I’ll never forget one afternoon when a real honest to God cowboy came riding down off the Mesa. We could see him as he started down then we lost him in the canyon. About a half hour later he rode up to the Cantina, tied his horse to the hitching post, and walked right by us.

He was wearing Levi’s, a dirty-coulda been white cowboy hat, and grimy, worn, old leather chaps. We followed him in and watched as he pulled a stool up to the bar. Acting like he owned the place, he ordered a shot of Tequila, paid and slowly sipped it. He sat ramrod straight and was definitely in no hurry to go anywhere. He ordered another and then he started to talk. The three of us talked about a big rattlesnake he had just killed on his way to the Cantina. Eddie would tell me a word in English here and there and the old guy would use an English word every now and then and of course I would understand about one word in ten. All of us used our hands quite a bit. It was a great way to spend a late afternoon. That was the only time I have seen a real, working, cowboy and his horse. No! He didn’t carry a gun, but there was a .22 cal rifle tied to his saddle.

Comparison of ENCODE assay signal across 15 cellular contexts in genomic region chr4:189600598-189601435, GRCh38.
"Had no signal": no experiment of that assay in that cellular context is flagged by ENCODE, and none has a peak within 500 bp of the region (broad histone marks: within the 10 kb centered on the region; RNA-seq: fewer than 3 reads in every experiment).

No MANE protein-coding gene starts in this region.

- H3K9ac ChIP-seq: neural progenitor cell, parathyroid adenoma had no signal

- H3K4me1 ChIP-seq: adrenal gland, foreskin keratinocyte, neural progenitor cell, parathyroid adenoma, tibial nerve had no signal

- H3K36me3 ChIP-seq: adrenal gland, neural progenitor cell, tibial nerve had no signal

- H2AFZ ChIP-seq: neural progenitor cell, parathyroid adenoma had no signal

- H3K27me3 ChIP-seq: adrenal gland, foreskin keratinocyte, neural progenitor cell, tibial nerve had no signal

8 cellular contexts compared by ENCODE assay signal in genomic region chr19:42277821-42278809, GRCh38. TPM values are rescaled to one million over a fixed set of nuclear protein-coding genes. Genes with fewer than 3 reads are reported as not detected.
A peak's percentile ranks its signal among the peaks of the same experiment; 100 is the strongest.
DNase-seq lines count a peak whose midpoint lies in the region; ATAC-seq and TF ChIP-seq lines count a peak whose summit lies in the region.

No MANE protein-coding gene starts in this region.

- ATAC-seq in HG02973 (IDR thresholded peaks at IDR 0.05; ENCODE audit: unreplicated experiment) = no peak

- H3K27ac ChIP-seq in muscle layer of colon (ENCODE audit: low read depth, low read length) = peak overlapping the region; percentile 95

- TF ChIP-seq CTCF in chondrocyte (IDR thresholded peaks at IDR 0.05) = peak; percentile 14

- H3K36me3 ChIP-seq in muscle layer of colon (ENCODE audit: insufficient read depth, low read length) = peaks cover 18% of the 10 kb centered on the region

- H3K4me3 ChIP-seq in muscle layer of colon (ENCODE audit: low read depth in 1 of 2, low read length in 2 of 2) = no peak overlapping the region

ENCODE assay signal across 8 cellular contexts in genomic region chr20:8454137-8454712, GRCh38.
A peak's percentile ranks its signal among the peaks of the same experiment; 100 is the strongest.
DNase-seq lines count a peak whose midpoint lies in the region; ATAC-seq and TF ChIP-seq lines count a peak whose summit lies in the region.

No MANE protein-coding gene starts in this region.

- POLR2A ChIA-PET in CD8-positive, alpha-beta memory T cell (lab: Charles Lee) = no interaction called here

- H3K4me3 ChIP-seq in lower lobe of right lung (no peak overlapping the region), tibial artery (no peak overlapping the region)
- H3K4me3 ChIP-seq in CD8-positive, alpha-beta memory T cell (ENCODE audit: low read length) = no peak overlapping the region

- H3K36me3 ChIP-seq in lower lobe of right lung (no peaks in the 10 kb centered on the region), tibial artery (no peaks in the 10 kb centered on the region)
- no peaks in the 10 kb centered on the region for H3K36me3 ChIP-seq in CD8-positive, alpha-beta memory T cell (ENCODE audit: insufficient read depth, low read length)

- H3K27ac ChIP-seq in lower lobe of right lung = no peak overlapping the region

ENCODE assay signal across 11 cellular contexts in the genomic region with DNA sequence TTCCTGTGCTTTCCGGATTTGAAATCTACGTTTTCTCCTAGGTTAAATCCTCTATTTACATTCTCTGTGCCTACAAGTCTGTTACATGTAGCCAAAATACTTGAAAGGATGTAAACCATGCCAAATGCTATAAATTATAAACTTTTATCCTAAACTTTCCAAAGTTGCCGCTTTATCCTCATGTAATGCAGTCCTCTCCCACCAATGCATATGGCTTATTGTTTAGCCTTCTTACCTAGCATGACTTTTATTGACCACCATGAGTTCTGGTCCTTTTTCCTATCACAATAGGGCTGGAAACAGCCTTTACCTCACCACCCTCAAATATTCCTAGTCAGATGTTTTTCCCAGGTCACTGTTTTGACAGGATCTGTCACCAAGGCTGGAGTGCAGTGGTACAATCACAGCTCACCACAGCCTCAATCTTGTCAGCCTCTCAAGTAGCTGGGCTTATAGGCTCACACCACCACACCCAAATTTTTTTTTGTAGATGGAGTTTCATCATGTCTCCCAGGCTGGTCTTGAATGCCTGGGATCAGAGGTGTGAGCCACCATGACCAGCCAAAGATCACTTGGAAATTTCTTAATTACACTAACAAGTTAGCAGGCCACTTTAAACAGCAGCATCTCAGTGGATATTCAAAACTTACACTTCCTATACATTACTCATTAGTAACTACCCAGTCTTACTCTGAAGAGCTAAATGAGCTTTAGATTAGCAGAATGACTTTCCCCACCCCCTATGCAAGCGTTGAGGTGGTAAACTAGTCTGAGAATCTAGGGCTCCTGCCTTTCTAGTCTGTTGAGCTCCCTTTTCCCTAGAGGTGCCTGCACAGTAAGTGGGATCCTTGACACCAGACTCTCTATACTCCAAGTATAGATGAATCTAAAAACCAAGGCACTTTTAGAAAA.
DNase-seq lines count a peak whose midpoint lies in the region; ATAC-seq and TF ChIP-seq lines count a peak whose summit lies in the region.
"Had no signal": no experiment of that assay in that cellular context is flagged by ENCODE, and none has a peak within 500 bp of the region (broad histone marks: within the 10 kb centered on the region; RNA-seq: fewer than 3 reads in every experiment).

As the years went by Eddie got a lot better at understanding and speaking English and I got better at just understanding Spanish. Eddie was good looking and outgoing. He became friends with many of the Norte Americanos. Unfortunately, he picked up a lot of bad habits from them. The large amounts of money he was making in tips spoiled him. He began to drink heavily. Remember when he and I would only have one beer a day. He had a lot of Indian in his blood and when he got drunk he would get very-very nasty. Toward the end when he got mad at a customer he would start screaming in English and Spanish, grab a machete and wave it over his head. Screaming at the top of his lungs he would slam it flat on the bar. Usually, the offending party would take ‘one’ step from the bar and be out the door. The door was fifteen feet away. Eddie would laugh, glower at the rest of the customers, and go right back to whatever he was doing. His behavior got so bad that he lost his job and ended up wandering from bar to bar in Ensenada.

I miss my friend the ‘young’ Eddie very much. He was a wonderful person, he always had smile on his face, and a laugh in his voice. Until the end he was a man who genuinely liked people AND was liked in return.

My smidgen of a claim to fame is that I have had so many really good friends. By Bernie Swaim December 2007
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[*] posted on 12-2-2006 at 03:07 PM

Thanks, a somewhat sad story this one.
So - now I can switch off the light and have a nights rest.:yawn:
Became a saturday eve/night routine your stories Bernie.